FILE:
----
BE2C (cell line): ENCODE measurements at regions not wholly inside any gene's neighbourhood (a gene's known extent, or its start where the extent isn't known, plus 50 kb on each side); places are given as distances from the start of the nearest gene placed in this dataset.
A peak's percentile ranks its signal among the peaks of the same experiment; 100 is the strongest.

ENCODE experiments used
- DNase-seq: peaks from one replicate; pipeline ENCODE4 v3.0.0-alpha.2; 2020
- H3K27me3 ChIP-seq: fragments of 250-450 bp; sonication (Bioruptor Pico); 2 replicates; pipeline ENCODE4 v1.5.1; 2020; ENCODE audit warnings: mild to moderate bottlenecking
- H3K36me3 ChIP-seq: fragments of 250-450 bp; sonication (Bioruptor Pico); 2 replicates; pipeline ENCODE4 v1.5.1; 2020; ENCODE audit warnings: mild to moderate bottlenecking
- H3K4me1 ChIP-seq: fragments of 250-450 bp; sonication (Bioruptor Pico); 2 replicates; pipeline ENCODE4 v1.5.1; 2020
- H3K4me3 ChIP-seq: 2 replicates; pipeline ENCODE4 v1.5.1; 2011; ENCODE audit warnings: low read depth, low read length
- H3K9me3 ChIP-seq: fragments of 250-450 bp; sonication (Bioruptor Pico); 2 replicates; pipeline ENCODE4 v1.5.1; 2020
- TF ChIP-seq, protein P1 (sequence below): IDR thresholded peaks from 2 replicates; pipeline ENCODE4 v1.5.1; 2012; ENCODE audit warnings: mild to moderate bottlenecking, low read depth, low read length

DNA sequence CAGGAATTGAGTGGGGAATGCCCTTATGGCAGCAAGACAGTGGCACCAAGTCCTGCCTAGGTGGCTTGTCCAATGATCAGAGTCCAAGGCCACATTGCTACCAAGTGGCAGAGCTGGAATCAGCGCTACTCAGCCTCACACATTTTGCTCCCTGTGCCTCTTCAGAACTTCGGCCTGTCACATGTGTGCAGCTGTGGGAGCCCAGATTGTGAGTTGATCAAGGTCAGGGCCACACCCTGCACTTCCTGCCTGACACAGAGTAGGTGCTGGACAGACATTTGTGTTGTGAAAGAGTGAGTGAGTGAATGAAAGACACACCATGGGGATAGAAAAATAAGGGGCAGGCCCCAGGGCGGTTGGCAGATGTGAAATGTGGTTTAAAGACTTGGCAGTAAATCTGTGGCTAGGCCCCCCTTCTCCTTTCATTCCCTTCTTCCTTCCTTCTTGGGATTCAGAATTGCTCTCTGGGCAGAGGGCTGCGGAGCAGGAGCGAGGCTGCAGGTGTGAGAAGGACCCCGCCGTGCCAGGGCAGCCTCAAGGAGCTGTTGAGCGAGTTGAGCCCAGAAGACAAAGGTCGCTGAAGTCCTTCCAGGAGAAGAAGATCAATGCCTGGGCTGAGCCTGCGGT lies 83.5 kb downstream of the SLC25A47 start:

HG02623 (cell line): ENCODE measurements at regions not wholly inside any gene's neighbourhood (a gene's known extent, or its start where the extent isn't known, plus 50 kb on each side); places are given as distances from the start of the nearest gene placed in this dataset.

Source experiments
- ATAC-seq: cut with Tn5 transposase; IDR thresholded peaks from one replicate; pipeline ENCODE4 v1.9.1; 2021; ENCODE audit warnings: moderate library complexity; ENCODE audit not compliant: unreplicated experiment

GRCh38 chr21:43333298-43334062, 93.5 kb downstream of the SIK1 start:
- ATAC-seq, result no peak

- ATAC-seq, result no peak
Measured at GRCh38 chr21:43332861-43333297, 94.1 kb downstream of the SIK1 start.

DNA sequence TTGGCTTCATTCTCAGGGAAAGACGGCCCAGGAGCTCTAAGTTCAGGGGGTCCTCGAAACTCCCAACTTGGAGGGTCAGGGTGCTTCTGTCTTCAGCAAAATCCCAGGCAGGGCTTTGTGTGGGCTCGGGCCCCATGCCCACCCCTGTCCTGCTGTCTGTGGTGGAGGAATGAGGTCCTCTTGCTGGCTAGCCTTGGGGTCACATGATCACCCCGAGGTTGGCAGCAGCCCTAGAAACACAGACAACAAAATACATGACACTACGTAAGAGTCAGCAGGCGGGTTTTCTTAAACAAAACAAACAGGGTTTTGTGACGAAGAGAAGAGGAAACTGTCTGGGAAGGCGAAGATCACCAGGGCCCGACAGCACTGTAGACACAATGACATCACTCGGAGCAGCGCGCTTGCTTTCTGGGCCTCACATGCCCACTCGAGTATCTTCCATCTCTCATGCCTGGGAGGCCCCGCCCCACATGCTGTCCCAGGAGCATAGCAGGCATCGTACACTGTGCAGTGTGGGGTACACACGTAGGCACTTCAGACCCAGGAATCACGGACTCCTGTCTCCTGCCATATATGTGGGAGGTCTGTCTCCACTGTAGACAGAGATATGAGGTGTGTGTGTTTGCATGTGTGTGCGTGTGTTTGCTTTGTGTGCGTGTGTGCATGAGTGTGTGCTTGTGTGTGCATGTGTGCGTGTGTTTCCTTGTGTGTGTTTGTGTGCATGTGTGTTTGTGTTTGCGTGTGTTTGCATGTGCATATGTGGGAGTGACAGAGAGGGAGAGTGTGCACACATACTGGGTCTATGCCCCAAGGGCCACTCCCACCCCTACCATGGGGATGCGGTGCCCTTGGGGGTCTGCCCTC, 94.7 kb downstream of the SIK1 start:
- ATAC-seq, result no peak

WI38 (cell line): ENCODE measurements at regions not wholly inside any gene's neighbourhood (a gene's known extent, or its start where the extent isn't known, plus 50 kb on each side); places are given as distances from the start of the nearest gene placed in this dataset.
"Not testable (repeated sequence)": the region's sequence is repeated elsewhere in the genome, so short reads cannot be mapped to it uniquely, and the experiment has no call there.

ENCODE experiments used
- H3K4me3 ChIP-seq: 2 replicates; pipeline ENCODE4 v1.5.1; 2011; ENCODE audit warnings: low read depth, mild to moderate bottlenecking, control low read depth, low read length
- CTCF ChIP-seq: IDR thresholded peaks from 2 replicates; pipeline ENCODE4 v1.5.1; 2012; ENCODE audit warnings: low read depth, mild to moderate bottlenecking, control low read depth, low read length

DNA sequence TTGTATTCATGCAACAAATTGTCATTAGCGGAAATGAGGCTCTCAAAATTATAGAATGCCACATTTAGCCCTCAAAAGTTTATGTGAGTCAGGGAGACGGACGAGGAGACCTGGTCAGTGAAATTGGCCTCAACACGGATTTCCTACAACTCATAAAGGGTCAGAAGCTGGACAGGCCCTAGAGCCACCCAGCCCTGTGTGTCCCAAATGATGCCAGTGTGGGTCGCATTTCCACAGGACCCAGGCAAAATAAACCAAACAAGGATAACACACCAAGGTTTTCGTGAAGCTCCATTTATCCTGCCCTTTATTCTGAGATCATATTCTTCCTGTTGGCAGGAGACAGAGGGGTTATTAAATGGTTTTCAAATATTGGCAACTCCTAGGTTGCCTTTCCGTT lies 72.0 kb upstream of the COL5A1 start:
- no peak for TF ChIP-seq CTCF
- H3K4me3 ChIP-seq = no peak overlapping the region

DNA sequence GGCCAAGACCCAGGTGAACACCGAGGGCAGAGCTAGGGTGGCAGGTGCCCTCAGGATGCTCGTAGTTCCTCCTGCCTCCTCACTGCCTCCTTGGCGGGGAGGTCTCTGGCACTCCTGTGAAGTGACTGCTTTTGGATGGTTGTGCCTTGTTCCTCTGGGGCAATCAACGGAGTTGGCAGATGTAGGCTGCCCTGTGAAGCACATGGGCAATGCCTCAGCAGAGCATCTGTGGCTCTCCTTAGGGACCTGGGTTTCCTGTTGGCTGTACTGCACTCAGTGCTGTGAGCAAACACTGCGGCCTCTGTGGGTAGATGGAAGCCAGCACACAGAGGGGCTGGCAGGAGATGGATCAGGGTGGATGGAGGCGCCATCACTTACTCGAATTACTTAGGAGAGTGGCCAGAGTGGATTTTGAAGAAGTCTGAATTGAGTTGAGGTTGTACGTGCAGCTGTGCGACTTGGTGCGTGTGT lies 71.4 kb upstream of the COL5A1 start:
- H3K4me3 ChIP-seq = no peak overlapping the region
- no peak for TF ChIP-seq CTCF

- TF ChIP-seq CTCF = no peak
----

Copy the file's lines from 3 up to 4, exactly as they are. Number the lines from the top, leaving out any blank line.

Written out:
ENCODE experiments used
- DNase-seq: peaks from one replicate; pipeline ENCODE4 v3.0.0-alpha.2; 2020